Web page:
Driving to West Berlin during the DDR days


Today’s Music Monday is tenuous at best, but you can’t spell tenuous without US. Those of you who know your World War II Allied powers got the joke, but I’ll bet it still wasn’t funny.

I’ve been getting back into modern German history again, specifically around the 1980s and the fall of the DDR. It’s a fascinating moment in time, one that even with thirty years of hindsight seemed so implausible and unlikely. My dad is German, and my grandmother’s side had specific family history tied up with that infernal wall and its surrounding politics, some of which explains my interest in digital privacy and overreach today. One day I hope to learn know more, and to have permission to share it.

But I digress! Yesterday’s DW documentary I shared about the Stasi and the Berlin Wall lead me down a video rabbit-hole and to a documentary video I never thought I’d see. Malcolm Brooke uploaded the official British Royal Military Police documentary screened to people before allowing them to drive through East Germany to West Berlin.

Watch BFG to Berlin

Everything about this is spectacular, from the 1980s-era graphics and music to the ominous British voices and advice. My favourite line has to be:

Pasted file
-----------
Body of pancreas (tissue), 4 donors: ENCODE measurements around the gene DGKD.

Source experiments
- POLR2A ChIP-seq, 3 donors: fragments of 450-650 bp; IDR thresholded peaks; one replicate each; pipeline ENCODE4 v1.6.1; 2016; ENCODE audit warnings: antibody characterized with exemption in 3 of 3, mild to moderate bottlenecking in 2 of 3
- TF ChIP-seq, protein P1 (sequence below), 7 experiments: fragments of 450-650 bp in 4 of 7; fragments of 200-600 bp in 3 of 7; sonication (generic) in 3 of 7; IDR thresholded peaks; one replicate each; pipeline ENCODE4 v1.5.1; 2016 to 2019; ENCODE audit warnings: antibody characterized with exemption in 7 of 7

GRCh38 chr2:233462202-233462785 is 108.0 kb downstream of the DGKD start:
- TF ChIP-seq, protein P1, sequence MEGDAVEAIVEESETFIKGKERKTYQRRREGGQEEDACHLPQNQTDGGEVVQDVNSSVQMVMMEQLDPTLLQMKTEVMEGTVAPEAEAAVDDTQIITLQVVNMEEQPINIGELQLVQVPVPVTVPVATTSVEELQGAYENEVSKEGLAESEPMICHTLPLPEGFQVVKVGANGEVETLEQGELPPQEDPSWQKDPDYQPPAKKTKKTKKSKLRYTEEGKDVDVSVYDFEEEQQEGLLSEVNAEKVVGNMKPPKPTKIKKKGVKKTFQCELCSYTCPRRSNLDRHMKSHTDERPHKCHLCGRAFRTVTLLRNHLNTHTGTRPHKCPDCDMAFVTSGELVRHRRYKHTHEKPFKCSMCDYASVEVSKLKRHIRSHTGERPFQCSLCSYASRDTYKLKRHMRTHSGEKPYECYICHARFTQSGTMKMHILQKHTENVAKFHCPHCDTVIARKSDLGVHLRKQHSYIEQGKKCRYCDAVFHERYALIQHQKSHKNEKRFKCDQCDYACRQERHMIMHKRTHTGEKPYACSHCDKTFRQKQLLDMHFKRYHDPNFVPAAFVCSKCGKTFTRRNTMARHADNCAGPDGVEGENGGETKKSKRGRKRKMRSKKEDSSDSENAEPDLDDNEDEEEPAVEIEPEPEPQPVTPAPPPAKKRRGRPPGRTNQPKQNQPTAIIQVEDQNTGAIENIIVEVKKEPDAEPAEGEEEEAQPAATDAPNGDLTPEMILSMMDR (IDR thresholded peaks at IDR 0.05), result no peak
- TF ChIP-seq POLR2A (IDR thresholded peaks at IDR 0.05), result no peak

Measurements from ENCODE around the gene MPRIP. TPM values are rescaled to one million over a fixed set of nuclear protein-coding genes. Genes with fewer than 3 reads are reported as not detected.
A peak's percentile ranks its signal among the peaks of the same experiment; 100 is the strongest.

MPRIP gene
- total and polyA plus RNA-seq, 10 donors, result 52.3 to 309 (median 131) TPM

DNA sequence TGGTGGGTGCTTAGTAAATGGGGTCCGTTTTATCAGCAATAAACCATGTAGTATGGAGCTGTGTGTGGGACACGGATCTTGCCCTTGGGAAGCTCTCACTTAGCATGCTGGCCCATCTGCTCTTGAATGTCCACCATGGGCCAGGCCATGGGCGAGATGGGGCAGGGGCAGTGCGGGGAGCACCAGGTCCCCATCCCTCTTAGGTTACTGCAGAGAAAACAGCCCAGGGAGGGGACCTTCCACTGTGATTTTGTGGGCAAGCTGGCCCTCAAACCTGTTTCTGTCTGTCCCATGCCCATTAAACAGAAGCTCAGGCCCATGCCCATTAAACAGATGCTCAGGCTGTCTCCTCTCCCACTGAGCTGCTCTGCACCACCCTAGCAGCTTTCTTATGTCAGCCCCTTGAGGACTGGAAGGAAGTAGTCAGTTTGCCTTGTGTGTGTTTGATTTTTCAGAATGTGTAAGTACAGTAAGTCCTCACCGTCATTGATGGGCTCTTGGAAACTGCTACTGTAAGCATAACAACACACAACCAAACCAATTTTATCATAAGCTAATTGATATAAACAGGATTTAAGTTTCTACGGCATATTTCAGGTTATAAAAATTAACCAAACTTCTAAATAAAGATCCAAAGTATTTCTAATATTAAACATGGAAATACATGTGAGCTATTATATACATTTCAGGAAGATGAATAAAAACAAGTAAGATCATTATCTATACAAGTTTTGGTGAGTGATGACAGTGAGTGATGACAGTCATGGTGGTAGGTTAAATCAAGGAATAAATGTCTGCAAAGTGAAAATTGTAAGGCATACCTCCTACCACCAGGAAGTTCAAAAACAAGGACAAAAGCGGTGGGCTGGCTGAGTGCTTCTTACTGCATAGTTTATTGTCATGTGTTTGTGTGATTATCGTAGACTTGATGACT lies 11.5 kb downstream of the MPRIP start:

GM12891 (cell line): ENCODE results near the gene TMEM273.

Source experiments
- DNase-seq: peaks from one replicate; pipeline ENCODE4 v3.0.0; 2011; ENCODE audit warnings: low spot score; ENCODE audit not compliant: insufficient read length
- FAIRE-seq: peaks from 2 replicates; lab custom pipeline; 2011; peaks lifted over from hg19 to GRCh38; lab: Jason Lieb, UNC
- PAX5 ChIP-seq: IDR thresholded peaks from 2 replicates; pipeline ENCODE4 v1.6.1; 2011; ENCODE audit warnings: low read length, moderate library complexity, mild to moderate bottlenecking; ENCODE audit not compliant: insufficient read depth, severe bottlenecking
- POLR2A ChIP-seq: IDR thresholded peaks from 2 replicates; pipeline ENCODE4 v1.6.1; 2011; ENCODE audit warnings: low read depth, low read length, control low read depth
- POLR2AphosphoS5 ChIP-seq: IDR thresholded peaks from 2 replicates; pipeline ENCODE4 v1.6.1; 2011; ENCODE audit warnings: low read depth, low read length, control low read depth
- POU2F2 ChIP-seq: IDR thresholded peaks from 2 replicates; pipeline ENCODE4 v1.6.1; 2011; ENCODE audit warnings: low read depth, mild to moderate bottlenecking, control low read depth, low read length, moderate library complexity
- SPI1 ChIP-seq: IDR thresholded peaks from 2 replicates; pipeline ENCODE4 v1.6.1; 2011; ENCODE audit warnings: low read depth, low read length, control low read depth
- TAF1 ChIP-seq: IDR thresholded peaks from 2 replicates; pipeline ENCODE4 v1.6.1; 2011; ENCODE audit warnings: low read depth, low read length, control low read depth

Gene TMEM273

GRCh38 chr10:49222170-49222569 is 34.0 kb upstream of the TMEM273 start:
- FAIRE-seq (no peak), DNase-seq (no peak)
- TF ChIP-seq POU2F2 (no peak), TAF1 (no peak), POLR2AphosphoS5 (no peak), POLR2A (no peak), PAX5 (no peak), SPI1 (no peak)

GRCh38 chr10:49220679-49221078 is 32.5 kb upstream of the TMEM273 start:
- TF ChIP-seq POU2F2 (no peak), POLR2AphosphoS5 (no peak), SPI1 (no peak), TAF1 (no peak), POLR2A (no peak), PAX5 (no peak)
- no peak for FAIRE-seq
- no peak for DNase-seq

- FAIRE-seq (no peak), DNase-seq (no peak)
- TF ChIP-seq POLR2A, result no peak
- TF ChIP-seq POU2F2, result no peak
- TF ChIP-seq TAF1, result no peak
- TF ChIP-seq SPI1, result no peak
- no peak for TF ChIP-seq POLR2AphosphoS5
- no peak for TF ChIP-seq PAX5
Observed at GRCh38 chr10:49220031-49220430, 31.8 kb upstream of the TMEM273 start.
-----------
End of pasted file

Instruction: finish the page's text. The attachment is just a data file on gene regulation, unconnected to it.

We acknowledge East German traffic regulations, though only accept Soviet authority.

Given how recently it was produced, it further shows just how unexpected the fall of the DDR was to the Allies at the time.

The World War II partition of the German state and its capital are far too complicated to discuss here, but the outcome was an Allied-administered West Berlin enclave within the Soviet-aligned East Germany. One could drive between the two on a pre-approved series of autobahns provided you were willing to submit to Allied and Soviet checkpoints on each side.

My dad told me it was rote and routine by the 1980s, but the idea of saluting a Soviet officer in East German territory before heading back to my car seems terrifying, despite the video’s assurances that there was nothing to worry about!

Anyway, this is a Music Monday post because I’ve had the low-budget electonica music from this video in my head all day. It sounds so upbeat for the topic it accompanies.

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Ruben Schade is a technical writer and infrastructure architect in Sydney, Australia who refers to himself in the third person. Hi!

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